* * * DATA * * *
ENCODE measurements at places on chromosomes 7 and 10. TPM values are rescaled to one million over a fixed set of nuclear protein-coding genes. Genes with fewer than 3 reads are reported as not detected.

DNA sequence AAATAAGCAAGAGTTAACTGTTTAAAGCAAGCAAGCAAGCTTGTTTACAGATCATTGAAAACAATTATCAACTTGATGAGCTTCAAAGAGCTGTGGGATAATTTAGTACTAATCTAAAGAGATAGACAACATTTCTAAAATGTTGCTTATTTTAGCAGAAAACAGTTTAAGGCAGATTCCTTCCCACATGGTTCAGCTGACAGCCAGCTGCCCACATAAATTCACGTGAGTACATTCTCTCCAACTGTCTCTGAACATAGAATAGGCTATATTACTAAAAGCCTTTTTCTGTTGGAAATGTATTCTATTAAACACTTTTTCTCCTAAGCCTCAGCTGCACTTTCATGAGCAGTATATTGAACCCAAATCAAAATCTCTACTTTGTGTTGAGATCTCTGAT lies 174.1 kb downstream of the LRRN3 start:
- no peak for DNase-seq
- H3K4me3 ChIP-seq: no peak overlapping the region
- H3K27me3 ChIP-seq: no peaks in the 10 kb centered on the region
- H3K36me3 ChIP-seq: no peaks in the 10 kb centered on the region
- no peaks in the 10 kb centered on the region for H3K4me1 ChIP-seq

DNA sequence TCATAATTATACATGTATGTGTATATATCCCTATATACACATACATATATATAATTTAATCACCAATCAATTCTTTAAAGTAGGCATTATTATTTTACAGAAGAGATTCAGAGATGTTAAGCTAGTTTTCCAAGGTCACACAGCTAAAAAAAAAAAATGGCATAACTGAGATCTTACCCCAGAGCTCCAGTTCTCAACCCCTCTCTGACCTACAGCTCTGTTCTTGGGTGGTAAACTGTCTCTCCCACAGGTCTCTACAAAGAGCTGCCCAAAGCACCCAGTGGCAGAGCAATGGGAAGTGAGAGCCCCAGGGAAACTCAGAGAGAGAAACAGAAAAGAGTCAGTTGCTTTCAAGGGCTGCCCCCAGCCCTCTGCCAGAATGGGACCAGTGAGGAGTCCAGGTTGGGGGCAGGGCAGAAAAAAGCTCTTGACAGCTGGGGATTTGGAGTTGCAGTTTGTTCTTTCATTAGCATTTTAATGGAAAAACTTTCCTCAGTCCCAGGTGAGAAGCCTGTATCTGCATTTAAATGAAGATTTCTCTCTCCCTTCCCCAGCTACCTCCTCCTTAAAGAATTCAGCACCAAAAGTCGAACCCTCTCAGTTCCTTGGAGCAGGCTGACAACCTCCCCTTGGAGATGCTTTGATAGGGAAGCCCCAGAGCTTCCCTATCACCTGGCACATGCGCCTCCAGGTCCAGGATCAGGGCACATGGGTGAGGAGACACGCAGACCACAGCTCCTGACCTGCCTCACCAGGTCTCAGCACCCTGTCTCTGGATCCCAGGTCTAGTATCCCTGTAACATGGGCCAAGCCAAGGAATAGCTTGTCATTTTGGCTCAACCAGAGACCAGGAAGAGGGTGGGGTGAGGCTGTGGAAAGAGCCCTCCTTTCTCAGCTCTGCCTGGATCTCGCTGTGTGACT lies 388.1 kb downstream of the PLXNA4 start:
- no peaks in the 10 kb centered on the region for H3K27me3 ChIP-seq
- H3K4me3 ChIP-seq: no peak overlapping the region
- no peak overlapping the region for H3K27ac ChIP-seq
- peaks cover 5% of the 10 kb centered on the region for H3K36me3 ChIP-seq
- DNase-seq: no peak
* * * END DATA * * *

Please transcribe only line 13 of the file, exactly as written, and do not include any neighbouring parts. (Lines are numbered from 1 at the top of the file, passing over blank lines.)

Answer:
- DNase-seq: no peak